Latest Blog Posts

by Rob Horning

7 Jan 2010

Yesterday I was lamenting about having too much choice in cultural product, and how that has made me take a skeptical attitude toward anything new—I’m too busy keeping up with what I already allegedly like to start liking more and more. (That is, I have a finite amount of desire to invest.) This Economist article from a few months ago brings up a related issue: it looks at how culture industries have become even more dependent on huge-selling hits, which have paradoxically become more prominent as consumer choice has proliferated.

Offer music fans a virtually infinite choice of songs free of charge, and they will still gravitate to hits. That has been the experience of We7, a music-streaming service based in London which has 2.5m users. Only 22% of We7’s 4m songs are streamed in any given week, says Steve Purdham, who founded the company. The top 100 artists account for more than half of all streams. Users of Spotify, another ad-supported music service, are similarly unadventurous. Will Page of PRS for Music, which collects royalties for British songwriters, calculates that the most popular 5% of tracks on Spotify account for 80% of all streams. He is counting only the 3m tracks that were streamed at least once between February and July. Another 1.5m were not touched at all.

by Oliver Ho

7 Jan 2010

Alexander Theroux calls blue “mysterious” in his book-length meditation The Primary Colours: “It is the colour of ambiguous depth, of the heavens and of the abyss at once.” That sense of ambiguity and overall strangeness seems to suffuse every one of Taiyo Matsumoto’s wavy lines in his short story collection Blue Spring.

The color carries more importance than being the title. Five years after the book was published in 1993, Matsumoto added to the mystery when he wrote of the work:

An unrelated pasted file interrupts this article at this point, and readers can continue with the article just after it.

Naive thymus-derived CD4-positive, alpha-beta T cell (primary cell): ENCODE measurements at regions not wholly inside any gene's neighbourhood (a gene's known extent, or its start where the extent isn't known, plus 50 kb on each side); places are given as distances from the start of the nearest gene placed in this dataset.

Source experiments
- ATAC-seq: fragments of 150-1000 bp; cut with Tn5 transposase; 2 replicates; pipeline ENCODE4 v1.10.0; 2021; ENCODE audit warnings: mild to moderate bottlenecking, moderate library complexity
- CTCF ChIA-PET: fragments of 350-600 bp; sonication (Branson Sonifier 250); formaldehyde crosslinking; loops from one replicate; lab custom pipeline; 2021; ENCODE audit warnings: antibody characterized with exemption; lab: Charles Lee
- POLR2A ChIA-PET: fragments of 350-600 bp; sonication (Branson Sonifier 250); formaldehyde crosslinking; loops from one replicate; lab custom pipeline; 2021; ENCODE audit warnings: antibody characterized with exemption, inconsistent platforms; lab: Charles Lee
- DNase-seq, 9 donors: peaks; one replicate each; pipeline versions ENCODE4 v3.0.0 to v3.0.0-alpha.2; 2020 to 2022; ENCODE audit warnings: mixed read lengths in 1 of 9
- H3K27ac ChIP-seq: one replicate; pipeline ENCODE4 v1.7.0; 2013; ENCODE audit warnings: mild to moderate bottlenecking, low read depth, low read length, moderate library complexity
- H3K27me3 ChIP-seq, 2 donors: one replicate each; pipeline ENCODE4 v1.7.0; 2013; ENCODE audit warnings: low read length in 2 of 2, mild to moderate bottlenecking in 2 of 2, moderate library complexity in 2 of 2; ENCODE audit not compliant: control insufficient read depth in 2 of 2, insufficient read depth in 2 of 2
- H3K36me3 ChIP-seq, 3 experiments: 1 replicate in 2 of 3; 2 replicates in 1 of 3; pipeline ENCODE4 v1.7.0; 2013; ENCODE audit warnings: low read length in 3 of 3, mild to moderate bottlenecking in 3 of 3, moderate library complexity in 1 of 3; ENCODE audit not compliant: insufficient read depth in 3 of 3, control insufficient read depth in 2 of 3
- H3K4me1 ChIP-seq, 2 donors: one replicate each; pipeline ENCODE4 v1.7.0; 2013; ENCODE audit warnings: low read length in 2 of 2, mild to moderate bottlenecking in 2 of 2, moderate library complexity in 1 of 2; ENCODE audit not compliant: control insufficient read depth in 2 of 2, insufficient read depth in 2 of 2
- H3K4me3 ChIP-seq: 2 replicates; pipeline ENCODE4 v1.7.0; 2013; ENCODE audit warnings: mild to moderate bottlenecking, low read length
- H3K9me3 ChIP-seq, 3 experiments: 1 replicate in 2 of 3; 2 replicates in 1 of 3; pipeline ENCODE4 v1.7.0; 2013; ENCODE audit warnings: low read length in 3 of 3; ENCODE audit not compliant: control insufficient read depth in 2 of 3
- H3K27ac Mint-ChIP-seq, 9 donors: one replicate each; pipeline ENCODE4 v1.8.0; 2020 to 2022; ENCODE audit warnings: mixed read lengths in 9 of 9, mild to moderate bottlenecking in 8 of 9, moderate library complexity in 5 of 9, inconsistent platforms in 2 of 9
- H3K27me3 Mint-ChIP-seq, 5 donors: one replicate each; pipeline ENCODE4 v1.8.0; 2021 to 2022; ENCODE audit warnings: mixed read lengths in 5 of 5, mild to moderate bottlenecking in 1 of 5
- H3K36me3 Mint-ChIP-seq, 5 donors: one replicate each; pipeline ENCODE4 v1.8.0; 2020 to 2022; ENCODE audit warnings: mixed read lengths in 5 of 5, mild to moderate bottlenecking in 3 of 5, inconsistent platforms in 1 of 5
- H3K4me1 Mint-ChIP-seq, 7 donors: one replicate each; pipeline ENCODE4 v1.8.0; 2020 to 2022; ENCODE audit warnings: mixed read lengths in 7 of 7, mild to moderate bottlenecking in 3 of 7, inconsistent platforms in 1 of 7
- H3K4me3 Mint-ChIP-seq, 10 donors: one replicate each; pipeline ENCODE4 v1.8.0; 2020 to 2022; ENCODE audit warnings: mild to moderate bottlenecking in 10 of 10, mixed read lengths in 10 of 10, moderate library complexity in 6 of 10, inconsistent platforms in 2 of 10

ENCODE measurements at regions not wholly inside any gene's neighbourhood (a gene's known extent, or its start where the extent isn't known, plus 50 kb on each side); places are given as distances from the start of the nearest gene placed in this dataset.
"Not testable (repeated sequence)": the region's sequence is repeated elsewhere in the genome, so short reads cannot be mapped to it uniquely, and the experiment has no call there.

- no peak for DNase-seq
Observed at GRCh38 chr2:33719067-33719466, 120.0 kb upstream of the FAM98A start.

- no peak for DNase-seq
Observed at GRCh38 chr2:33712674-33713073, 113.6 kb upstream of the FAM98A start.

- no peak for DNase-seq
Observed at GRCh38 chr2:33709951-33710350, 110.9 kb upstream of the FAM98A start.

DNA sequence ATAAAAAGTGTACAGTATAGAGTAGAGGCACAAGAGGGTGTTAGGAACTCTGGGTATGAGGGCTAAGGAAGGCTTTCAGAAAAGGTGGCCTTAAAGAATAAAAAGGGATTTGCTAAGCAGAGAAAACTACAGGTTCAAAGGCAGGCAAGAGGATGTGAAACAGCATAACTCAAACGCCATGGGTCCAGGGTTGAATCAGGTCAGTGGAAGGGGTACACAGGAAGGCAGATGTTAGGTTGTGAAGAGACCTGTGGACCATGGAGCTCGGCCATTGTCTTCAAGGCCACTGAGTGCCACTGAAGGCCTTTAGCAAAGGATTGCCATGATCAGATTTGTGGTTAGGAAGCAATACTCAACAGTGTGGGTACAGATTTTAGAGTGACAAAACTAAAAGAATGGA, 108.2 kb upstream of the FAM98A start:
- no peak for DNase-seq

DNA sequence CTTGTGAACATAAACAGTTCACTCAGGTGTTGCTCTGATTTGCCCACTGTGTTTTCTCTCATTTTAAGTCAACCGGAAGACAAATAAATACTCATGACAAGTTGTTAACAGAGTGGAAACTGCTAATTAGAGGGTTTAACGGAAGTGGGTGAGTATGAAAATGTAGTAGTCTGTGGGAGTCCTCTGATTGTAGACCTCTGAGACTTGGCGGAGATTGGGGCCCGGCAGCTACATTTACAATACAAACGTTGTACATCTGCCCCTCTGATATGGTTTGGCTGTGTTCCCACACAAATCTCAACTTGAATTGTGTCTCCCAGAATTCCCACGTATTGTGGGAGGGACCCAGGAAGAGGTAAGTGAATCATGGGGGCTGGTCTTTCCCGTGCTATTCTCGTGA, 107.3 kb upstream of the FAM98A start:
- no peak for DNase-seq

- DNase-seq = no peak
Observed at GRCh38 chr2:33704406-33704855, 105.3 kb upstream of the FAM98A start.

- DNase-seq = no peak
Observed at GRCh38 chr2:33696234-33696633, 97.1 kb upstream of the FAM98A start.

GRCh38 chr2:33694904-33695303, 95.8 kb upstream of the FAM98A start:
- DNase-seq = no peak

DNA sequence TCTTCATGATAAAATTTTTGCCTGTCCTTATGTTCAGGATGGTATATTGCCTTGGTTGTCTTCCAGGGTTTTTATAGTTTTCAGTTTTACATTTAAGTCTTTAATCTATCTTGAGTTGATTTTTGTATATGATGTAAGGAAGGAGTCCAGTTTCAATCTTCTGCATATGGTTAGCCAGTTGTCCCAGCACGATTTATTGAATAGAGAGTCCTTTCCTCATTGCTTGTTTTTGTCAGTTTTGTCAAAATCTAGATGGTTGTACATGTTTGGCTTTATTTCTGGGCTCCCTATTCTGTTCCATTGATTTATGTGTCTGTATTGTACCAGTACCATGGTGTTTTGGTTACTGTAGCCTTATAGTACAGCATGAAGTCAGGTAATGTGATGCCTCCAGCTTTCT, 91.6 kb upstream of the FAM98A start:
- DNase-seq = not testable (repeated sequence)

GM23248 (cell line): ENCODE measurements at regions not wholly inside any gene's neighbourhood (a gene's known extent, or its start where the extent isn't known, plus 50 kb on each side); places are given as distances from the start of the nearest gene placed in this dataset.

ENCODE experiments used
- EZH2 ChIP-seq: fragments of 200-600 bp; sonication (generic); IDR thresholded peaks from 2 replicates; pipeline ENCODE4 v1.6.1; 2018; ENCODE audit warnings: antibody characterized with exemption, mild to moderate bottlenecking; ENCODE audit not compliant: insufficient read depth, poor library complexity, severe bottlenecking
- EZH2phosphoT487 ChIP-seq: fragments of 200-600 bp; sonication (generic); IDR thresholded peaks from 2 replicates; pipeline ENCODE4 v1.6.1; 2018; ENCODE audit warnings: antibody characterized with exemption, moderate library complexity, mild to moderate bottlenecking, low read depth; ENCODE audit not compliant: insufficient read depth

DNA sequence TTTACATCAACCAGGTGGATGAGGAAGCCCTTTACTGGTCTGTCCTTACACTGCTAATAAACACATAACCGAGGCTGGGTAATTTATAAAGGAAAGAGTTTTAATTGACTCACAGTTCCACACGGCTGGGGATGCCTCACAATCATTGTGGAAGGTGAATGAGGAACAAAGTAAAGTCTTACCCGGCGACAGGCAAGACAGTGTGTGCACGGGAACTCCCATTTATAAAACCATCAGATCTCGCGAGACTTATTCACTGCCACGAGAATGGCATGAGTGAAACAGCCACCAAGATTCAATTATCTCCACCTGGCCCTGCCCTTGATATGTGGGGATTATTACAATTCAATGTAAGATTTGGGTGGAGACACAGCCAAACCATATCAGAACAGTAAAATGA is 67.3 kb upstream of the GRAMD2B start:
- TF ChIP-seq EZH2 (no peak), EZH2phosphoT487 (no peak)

“No matter how passionate you were, no matter how much your blood boiled, I believe youth is a blue time. Blue—that indistinct blue that paints the town moments before the sun rises. Winter is coming.”

by Tyler Gould

7 Jan 2010

End Times
(12 Major Chords)
Releasing: 19 January

That lovely little number a short while ago brings a whole album along with it later this month, for better or for worse. “In My Younger Days” is available to download below in the universally loved .M4A file format.

01 The Beginning
02 Gone Man
03 In My Younger Days
04 Mansions of Los Feliz
05 A Line in the Dirt
06 End Times
07 Apple Trees
08 Paradise Blues
09 Nowadays
10 Unhinged
11 High and Lonesome
12 I Need a Mother
13 Little Bird
14 On My Feet

by Allison Taich

7 Jan 2010

James Mercer of The Shins and Danger Mouse have joined forces to create a new group, Broken Bells. Their self-titled album is due out on Columbia on 9 March 2010. The album’s first single, “The High Road”, is now available on the official site as well as iTunes and Amazon.com.

Broken Bells - The High Road

by Tyler Gould

7 Jan 2010

Everytime I see Julian Casablancas perform this song, it gets hammier and more awesome. His CGI pagoda songwriting hideout, the quill pen, the inclusion of glockenspiel playing in a getting-down-to-business montage—this, netizens, is the height of succulence!

//Mixed media

Emerging from My Hiatus from Big Budget Games

// Moving Pixels

"I'd gotten burned out on scope and maybe on spectacle in video games, but I think it's time to return to bigger worlds to conquer.

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